Ibn ʿArabi in Mecca (1201–04)

pilgrims circumambulating the Kaʿba

In 1200 Ibn ʿArabi left Andalusia for the last time to perform the pilgrimage to Mecca. Here he began many writing projects, notably his monumental al-Futuhat al-Makkiyya (Meccan Illuminations). The writing of this 37-volume work, which contains a complete esoteric exposition of the Quran and the Way of Islam, would take the next 29 years to complete. This book was inspired by his meeting with the mysterious Youth.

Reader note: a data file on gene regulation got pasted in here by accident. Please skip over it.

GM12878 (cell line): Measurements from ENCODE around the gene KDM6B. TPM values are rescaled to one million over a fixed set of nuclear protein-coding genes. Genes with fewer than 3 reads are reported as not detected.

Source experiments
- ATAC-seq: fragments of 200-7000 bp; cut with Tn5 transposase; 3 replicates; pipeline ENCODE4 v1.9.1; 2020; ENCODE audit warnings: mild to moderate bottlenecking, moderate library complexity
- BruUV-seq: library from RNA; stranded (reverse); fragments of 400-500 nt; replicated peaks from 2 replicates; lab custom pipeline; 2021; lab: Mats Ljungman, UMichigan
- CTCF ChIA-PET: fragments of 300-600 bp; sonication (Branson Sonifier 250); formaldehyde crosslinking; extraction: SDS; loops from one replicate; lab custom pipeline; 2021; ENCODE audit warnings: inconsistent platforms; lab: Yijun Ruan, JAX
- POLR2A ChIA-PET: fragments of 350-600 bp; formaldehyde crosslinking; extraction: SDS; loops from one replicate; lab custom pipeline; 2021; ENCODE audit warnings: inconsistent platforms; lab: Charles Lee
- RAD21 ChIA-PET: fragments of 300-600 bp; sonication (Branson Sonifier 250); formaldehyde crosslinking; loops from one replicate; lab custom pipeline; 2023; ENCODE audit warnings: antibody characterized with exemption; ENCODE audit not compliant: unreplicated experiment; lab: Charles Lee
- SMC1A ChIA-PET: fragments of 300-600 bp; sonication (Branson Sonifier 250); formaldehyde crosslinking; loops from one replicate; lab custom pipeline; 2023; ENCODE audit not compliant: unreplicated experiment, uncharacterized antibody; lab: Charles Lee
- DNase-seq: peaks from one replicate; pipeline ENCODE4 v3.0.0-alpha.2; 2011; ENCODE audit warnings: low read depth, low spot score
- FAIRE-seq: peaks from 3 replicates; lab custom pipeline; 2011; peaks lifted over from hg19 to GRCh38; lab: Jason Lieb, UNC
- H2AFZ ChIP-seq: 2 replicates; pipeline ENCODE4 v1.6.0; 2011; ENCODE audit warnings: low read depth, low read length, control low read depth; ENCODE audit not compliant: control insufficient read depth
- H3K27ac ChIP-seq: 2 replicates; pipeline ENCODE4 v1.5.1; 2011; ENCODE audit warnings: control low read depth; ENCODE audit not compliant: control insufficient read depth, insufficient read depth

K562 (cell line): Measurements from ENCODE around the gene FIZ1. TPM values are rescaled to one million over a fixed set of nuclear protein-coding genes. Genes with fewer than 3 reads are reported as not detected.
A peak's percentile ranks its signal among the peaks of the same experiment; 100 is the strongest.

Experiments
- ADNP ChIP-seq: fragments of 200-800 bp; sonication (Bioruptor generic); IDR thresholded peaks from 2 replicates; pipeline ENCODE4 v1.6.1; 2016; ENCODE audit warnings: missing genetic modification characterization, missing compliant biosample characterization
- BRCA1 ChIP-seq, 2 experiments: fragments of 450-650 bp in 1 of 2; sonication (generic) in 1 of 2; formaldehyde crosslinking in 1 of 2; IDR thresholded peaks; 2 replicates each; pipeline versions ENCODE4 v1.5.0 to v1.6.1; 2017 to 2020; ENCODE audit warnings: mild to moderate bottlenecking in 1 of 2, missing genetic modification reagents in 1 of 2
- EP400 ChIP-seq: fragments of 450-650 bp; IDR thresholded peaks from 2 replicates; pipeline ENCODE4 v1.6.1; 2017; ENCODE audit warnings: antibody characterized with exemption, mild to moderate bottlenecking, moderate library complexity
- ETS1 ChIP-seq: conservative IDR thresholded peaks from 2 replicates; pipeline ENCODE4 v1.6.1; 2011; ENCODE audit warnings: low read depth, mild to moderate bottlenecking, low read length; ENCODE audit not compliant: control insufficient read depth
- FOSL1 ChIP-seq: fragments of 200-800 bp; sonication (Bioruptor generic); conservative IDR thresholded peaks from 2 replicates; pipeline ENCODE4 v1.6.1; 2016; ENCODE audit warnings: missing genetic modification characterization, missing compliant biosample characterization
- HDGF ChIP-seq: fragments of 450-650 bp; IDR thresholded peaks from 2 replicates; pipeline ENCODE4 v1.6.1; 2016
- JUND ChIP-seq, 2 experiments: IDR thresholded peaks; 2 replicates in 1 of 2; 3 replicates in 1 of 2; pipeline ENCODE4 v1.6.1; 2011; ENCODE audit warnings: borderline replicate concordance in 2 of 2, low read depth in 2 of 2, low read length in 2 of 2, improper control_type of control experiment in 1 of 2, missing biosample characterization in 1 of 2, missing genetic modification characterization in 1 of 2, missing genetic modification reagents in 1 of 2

While in Mecca he met "a group of the most eminent men and women, the elite of spiritual good behaviour and learning". Amongst them was a beautiful girl called Nizam, a shaykh's daughter, who became the inspiration for his wonderful collection of poems entitled Tarjuman al-ashwaq (Interpreter of Ardent Desires).

His spiritual inheritance from the Prophet Muhammad was further exemplified by a vision of the Kaʿba built of bricks: the silver ones denoted his complete conformity to the prophetic law, the gold ones represented his interior nature.